Brightsurf Science News & Current Events

April 22, 2011
Columbia Business School hosts American Healthcare Landscape in 2014 Leadership Forum
The Social Enterprise Program at Columbia Business School will host a Leadership Forum that features speakers and discussants with an insider's perspective on health-care reform and the current dynamics of health care in New York.

Effect of cloud-scattered sunlight on earth's energy balance depends on wavelength of light
Atmospheric scientists trying to pin down how clouds curb the amount of sunlight available to warm the earth have found that it depends on the wavelength of sunlight being measured.

Virginia Tech researcher seeks to improve emergency hospital, community evacuations
When a hurricane or another major threat requires an emergency evacuation of a hospital, or an entire coastal community, the logistics can be a nightmare fraught with dangers, missed cues, and the likelihood of traffic congestion and other problems that can halt or slow an evacuation.

Signaling pathway reveals mechanism for B cell differentiation in immune response
An article in Science Signaling by researchers at the RIKEN Research Center for Allergy and Immunology (RCAI) has clarified for the first time the mechanism governing differentiation of B cells into antibody-producing plasma cells.

New approach to defeating flu shows promise
New research on mice has shown that pulmonary administration of granulocyte macrophage-colony stimulating factor (GM-CSF) significantly reduces flu symptoms and prevents death after a lethal dose influenza virus.

Over range of ADHD behavior, genes major force on reading achievement, environment on math
Researchers found that genes and environment both play a role in ADHD behavior and troubles with reading and math.

IADR/AADR Journal of Dental Research releases studies on oral health inequalities in older people
The International and American Associations for Dental Research (IADR/AADR) have published two studies about oral health inequalities in older people and low income individuals.

Seafloor recovery from fishing gear impacts in Stellwagen Bank Marine Sanctuary slow, unstable
The University of Connecticut and California State University researchers found that seafloor communities in a restricted fishing area in NOAA's Stellwagen Bank National Marine Sanctuary showed indications of recovery from chronic fishing gear impacts but is not fully stable.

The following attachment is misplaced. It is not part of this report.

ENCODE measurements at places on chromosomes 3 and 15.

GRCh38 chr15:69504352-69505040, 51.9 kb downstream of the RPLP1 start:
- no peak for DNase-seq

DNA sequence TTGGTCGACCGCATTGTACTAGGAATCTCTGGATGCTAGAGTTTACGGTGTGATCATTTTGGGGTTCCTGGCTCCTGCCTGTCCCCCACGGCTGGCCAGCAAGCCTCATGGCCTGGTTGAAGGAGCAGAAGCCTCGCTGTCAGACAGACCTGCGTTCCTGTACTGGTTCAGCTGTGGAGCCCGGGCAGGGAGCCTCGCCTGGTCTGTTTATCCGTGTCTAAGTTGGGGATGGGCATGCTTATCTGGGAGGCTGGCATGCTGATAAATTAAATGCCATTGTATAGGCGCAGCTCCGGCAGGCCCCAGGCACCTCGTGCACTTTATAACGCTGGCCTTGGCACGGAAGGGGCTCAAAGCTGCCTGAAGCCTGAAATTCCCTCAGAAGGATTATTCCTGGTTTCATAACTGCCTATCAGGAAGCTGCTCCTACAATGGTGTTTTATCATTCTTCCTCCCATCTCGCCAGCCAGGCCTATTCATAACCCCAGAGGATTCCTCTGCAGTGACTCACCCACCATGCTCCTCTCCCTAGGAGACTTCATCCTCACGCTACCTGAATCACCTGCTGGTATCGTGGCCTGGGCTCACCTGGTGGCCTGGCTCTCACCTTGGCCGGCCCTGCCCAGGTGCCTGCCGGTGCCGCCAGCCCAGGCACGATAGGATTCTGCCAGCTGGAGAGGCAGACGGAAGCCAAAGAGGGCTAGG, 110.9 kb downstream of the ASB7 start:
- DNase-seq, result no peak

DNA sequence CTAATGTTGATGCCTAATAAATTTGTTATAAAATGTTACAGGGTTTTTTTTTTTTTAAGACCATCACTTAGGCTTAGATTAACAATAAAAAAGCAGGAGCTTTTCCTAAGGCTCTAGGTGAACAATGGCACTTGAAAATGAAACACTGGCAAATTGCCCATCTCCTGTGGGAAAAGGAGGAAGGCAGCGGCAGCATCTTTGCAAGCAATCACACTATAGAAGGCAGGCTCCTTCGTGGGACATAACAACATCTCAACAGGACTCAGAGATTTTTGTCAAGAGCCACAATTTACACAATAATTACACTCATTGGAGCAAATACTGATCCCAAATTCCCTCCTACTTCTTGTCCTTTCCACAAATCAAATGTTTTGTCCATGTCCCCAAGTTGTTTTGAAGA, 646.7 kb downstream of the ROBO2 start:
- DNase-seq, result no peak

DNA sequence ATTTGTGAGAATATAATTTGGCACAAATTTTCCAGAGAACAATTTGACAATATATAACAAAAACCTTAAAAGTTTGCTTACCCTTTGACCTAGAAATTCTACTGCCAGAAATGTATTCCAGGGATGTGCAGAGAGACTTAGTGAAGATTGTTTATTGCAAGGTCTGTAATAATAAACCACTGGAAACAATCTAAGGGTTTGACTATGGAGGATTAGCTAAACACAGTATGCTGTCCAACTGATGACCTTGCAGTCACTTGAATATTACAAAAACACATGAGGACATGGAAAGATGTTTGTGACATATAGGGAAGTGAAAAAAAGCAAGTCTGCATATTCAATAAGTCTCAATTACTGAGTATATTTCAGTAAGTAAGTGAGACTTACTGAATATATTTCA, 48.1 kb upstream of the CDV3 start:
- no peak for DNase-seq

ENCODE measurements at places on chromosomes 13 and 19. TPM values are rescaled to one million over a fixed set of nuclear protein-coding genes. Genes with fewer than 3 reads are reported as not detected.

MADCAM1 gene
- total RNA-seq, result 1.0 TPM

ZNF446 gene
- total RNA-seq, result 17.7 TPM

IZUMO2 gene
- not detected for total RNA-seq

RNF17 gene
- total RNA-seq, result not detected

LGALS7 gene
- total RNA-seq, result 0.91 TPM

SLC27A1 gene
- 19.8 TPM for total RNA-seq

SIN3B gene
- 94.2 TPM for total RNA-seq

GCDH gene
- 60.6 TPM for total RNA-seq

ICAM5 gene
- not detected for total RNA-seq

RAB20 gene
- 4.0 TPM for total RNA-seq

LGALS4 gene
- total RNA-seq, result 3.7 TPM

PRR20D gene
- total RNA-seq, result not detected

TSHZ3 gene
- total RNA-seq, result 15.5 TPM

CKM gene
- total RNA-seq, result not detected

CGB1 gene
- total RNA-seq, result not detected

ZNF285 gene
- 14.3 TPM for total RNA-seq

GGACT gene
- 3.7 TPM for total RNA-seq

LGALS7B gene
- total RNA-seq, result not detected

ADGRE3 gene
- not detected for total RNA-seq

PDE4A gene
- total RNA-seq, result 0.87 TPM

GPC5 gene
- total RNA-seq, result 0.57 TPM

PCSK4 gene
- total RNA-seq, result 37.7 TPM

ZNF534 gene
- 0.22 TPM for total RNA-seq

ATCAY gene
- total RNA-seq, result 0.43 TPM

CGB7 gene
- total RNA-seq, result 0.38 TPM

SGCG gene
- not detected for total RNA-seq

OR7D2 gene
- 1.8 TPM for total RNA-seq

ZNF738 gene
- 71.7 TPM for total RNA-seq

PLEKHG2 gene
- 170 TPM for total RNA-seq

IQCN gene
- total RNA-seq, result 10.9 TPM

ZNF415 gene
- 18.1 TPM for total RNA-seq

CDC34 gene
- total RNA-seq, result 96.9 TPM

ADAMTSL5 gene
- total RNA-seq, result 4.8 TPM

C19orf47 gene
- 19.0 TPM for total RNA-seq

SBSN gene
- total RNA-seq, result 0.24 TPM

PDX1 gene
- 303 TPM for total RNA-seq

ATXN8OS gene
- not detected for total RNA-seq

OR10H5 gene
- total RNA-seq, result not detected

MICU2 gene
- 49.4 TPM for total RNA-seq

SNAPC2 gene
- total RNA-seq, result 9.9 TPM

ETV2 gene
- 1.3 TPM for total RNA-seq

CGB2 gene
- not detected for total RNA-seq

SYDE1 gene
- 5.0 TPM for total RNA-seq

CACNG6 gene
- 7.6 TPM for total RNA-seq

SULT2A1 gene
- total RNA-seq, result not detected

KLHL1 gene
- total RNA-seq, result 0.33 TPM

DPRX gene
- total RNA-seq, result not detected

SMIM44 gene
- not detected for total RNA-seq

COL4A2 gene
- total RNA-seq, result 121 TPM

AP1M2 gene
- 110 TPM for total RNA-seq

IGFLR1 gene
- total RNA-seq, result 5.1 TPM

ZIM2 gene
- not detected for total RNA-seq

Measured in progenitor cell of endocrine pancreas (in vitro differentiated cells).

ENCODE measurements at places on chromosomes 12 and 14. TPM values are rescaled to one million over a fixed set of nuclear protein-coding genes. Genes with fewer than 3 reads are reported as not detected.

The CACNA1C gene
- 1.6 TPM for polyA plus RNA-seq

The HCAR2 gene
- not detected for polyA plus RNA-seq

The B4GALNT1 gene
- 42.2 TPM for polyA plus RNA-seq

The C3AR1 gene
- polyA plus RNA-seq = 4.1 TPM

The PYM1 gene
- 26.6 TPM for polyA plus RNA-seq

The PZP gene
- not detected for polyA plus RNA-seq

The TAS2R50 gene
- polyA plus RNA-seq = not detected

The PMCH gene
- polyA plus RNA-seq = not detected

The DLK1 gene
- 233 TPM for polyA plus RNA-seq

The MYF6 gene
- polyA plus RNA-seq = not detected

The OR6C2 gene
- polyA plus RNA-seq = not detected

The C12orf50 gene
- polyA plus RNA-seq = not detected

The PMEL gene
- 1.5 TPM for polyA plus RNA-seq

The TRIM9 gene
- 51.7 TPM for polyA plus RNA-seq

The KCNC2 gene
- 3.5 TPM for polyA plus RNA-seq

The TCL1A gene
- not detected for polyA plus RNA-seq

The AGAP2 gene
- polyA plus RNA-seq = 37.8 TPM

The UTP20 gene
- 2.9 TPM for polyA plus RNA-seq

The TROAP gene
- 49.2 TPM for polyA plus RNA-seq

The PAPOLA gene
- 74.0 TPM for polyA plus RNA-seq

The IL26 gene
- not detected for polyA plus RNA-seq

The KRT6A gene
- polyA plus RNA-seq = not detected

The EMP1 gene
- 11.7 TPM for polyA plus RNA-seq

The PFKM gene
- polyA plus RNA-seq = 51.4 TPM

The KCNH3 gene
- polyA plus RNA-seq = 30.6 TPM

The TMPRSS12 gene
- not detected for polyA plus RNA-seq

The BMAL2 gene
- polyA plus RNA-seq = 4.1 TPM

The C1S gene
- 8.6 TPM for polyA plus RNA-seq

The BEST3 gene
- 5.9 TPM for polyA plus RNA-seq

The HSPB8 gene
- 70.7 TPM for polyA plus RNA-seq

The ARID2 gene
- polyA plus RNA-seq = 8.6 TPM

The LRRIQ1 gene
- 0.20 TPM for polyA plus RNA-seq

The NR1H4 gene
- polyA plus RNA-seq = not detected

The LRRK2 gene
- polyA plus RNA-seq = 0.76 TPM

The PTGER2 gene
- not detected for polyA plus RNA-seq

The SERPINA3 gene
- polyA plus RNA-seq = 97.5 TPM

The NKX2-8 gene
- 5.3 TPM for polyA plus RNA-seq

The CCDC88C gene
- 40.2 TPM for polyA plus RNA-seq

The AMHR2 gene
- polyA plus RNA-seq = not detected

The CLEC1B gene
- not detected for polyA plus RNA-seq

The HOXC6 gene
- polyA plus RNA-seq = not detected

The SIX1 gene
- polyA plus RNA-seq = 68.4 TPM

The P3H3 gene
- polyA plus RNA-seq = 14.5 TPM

TGen findings contribute to understanding of diabetic kidney disease
A gene called PVT1 may help reduce the kidneys ability to filter blood, leading to kidney disease, kidney failure and death, according to a study published today by researchers at the Translational Genomics Research Institute.

The ultimate camo: Team to mimic camouflage skill of marine animals in high-tech materials
Camouflage expert Roger Hanlon of the Marine Biological Laboratory (MBL) is co-recipient of a $6 million grant from the Office of Naval Research to study and ultimately emulate the exquisite ability of some marine animals to instantly change their skin color and pattern to blend into their environment.

Renowned glaucoma researcher receives University of Houston's highest honor
One of the world's foremost glaucoma researchers, Ronald S. Harwerth, is the recipient of the 2011 Esther Farfel Award, the highest distinction bestowed upon faculty by the University of Houston.

SDSC to venture capitalists: Data-intensive supercomputing is here
The exponentially increasing amount of digital information, along with new challenges in storing valuable data and massive datasets, are changing the architecture of today's newest supercomputers as well as how researchers will use them to accelerate scientific discovery, said Michael Norman, director of the San Diego Supercomputer Center at the University of California, San Diego.

Penn research using frog embryos leads to new understanding of cardiac development
During embryonic development, cells migrate to their eventual location in the adult body plan and begin to differentiate into specific cell types.

Risk of accelerated aging seen in PTSD patients with childhood trauma
Adults with post-traumatic stress disorder and a history of childhood trauma had significantly shorter telomere length than those with PTSD but without childhood trauma, in a study by researchers at the San Francisco VA Medical Center and the University of California, San Francisco.

Columbia Business School's Frank Lichtenberg awarded by the Emerald Literati Network
Frank R. Lichtenberg, Courtney C. Brown Professor of Business of Finance and Economics and the Healthcare and Pharmaceutical Management program, was awarded a 2011 Outstanding Author Contribution Award by the Emerald Literati Network.

Scotland's first marine reserve already producing benefits
Scotland's first fully protected marine reserve, and only the second in the UK, is already providing commercial and conservation benefits, according to new research. is a participant in the Amazon Services LLC Associates Program, an affiliate advertising program designed to provide a means for sites to earn advertising fees by advertising and linking to